Celiac Disease, Gluten, and Diet - dummies

Celiac Disease, Gluten, and Diet

By Rusty Gregory, Alan Chasen

Celiac disease is a condition that damages the lining in the small intestine when you eat gluten. Celiac disease can be life-threatening for those who suffer from it.

Here’s how it works: When you eat gluten (whether in wheat, barley, or rye), the immune system attacks the inner lining of your small intestine to prevent the gluten from being absorbed into the rest of your body and causing problems elsewhere.

Pretty cool, huh? Yes, but when your immune system attacks the lining of the small intestines, the lining can’t absorb anything else either, so malnutrition follows.

Symptoms of celiac disease can be hard to detect, but if you’re experiencing some of the following symptoms, make an appointment with your doctor:

  • Abdominal cramping and gas

  • Achy joints

  • Anemia

  • Depression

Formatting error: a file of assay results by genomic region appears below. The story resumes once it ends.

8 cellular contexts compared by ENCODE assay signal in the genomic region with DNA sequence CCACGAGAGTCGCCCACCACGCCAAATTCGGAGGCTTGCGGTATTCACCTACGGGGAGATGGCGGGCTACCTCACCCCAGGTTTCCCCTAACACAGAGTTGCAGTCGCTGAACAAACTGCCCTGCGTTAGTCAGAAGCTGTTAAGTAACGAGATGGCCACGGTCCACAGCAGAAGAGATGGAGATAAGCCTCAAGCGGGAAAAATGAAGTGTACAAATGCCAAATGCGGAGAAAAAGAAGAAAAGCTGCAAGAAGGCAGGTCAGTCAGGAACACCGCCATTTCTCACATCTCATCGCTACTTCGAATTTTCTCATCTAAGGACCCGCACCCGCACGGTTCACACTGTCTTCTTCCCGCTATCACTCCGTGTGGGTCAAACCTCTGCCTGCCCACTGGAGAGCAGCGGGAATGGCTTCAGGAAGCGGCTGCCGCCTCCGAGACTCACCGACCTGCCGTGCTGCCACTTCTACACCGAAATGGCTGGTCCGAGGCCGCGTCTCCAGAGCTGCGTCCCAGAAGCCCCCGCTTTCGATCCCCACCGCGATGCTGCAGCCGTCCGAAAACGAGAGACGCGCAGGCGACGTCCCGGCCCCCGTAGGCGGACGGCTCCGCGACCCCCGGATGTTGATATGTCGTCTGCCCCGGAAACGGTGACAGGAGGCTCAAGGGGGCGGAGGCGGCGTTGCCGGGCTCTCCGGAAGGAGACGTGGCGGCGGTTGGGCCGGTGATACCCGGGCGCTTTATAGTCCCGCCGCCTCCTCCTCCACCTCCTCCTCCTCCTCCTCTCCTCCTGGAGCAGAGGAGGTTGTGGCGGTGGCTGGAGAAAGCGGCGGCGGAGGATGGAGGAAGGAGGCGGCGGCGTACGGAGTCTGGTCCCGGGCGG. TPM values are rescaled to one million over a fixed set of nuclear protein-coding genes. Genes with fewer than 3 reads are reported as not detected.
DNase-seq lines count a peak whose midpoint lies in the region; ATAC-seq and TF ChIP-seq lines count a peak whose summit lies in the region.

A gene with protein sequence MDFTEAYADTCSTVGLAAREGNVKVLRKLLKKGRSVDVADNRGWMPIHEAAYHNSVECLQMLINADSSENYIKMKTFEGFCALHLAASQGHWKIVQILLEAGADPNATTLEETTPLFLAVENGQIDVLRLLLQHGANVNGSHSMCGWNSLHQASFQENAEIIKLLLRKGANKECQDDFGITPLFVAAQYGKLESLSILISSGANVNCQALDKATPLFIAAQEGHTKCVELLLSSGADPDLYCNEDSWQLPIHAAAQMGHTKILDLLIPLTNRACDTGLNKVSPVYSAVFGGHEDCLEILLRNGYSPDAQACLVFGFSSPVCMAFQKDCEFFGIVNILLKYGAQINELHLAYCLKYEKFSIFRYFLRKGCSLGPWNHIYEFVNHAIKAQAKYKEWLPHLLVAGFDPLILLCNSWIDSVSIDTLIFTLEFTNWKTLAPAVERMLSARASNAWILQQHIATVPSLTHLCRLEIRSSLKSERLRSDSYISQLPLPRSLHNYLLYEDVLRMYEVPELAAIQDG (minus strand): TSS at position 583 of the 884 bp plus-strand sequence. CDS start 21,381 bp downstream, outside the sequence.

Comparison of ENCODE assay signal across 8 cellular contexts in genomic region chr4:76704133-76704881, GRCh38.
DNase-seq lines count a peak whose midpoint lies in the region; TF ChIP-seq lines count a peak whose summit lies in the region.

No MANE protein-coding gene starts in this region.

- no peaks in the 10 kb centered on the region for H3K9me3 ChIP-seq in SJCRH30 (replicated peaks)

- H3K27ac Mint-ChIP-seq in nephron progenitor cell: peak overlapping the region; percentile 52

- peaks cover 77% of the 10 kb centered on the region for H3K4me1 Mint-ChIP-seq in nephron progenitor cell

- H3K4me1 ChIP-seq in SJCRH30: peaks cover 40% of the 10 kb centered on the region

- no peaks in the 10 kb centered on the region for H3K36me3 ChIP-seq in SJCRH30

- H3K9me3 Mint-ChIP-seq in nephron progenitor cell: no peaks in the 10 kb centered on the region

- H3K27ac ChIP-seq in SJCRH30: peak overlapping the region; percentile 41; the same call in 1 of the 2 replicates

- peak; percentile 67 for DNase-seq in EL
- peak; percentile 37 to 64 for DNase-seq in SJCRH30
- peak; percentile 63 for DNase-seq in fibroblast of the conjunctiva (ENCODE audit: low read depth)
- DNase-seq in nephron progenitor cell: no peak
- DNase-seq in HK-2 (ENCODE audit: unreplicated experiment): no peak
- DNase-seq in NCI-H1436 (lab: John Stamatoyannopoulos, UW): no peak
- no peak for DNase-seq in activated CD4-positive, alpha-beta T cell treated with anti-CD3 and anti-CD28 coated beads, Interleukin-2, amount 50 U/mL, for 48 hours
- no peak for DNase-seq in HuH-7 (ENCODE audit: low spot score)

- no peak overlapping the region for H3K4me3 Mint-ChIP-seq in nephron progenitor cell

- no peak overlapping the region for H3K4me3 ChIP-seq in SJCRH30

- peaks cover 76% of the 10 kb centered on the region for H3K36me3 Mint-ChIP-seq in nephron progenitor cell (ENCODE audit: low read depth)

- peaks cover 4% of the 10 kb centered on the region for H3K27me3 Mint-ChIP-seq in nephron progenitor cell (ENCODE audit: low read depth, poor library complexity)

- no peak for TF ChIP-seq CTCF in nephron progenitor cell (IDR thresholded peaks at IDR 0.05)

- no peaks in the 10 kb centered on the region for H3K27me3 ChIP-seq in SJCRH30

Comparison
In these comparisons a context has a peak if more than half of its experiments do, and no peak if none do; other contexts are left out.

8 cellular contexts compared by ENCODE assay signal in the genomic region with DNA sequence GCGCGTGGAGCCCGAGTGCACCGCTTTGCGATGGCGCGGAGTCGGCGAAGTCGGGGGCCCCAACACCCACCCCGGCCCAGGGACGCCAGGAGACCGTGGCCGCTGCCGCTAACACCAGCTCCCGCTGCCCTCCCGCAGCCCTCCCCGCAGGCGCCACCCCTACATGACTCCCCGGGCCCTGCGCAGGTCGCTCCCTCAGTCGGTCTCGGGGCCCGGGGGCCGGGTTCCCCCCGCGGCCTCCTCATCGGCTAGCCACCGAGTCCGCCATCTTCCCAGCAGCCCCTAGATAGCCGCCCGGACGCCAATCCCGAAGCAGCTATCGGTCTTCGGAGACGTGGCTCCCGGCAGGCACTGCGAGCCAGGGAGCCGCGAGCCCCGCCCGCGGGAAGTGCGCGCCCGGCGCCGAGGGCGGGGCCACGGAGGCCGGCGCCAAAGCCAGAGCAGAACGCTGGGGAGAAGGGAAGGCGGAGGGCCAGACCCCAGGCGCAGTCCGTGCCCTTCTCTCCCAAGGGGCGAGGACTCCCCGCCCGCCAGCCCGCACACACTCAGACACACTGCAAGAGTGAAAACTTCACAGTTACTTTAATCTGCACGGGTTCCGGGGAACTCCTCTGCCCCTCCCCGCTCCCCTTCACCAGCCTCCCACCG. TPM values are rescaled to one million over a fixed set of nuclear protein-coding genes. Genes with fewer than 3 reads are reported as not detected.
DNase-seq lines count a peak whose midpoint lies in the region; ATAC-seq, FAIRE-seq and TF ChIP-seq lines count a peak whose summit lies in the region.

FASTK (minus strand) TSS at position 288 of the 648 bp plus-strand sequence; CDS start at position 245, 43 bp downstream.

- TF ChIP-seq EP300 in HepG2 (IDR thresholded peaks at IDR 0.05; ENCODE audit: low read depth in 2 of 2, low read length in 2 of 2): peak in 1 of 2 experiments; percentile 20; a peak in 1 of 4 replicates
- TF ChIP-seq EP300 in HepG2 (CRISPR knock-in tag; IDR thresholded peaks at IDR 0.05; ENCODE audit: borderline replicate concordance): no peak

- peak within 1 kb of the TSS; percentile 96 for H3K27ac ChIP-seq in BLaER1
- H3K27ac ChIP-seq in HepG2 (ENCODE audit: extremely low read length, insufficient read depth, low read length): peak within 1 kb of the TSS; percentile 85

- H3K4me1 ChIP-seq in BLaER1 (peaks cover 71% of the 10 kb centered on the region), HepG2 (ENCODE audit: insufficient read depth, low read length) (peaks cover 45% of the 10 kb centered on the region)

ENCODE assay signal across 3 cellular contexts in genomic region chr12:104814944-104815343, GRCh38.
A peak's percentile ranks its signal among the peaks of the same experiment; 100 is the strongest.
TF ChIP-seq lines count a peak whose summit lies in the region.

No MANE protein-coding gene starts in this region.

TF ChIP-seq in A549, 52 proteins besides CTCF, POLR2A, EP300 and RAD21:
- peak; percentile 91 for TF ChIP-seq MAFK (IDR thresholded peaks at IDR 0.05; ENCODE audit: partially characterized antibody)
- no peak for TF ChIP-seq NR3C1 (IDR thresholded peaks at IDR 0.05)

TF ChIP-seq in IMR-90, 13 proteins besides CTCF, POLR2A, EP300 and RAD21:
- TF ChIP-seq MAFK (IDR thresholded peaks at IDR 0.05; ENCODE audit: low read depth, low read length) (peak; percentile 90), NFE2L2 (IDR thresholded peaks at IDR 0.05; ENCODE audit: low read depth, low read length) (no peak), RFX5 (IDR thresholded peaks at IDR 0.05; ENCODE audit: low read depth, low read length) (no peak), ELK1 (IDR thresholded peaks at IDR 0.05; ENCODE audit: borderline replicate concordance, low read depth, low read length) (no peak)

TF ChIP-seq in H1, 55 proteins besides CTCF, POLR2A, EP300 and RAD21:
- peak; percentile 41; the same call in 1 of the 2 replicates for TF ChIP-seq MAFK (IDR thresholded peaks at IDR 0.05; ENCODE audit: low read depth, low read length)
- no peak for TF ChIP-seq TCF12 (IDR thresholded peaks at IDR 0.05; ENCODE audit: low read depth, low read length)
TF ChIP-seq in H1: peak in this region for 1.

• Diarrhea

  • Fatigue

  • Headaches

  • Skin rashes

  • Weight loss

If you suffer from celiac disease, the treatment is simple: Quit eating gluten. If you continue eating a gluten-rich diet, your body will be unable to absorb important vitamins and minerals. Continuing to eat gluten can lead to stunted growth, anemia, thyroid disease, osteoporosis, and cancer.

People diagnosed with celiac disease are better off than those people who suffer silently without symptoms. Celiac symptoms act as warning signals that something’s not right. Those with no symptoms have no way of recognizing that they need to make changes and may unknowingly continue eating the foods that harm them.